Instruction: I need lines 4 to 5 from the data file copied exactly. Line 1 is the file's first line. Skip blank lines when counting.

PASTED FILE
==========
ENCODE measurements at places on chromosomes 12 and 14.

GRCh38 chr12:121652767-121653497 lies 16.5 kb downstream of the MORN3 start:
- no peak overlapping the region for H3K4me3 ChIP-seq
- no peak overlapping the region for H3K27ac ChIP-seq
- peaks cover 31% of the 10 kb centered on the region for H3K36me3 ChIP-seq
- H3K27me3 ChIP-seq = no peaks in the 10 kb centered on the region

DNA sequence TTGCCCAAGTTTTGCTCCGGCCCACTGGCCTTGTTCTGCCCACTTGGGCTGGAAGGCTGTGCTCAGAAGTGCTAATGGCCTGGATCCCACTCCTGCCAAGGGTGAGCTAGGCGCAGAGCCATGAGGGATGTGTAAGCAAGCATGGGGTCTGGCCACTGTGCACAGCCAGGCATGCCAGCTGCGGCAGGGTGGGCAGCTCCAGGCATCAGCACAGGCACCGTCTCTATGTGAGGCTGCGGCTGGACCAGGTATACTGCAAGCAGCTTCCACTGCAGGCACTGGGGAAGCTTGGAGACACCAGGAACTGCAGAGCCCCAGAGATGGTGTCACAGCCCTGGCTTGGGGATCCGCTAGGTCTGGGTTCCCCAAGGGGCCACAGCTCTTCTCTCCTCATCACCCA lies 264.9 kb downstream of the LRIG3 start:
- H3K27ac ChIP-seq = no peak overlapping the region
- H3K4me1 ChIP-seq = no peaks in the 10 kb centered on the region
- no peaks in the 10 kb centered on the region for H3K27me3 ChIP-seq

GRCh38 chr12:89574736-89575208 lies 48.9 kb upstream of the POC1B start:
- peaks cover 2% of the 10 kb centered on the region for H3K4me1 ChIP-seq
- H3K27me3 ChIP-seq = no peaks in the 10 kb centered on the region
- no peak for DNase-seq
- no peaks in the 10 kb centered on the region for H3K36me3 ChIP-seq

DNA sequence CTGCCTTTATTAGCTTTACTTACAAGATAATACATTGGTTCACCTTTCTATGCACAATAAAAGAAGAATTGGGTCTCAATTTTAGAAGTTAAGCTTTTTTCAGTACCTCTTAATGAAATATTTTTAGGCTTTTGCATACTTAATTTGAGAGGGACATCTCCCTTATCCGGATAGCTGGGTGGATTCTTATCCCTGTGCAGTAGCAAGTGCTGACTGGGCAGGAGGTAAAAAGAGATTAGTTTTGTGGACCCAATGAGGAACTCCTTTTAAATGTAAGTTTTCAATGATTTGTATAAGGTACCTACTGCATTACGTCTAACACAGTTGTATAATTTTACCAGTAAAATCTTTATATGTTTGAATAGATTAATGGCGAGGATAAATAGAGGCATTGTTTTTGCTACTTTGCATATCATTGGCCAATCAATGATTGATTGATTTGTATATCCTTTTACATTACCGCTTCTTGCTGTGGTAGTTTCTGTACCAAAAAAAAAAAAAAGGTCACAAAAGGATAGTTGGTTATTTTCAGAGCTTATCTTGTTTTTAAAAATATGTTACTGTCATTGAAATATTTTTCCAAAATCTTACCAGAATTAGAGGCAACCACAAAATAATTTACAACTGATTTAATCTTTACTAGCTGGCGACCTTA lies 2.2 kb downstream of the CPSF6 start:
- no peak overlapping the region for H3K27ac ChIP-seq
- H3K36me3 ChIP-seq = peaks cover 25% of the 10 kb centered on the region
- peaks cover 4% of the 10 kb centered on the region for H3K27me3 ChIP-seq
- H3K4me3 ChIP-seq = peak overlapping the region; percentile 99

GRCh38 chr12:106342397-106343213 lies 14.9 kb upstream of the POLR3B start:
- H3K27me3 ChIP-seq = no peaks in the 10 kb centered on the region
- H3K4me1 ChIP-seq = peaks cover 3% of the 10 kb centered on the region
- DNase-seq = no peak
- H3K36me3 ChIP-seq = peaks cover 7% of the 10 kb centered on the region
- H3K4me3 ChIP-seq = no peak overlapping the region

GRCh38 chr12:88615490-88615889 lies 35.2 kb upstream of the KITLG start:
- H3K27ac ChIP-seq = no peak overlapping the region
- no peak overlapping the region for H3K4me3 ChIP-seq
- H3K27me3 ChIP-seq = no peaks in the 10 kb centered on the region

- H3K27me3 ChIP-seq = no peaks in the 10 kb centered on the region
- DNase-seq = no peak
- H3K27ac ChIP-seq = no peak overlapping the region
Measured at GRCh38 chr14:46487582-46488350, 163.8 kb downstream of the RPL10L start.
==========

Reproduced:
- no peak overlapping the region for H3K27ac ChIP-seq
- peaks cover 31% of the 10 kb centered on the region for H3K36me3 ChIP-seq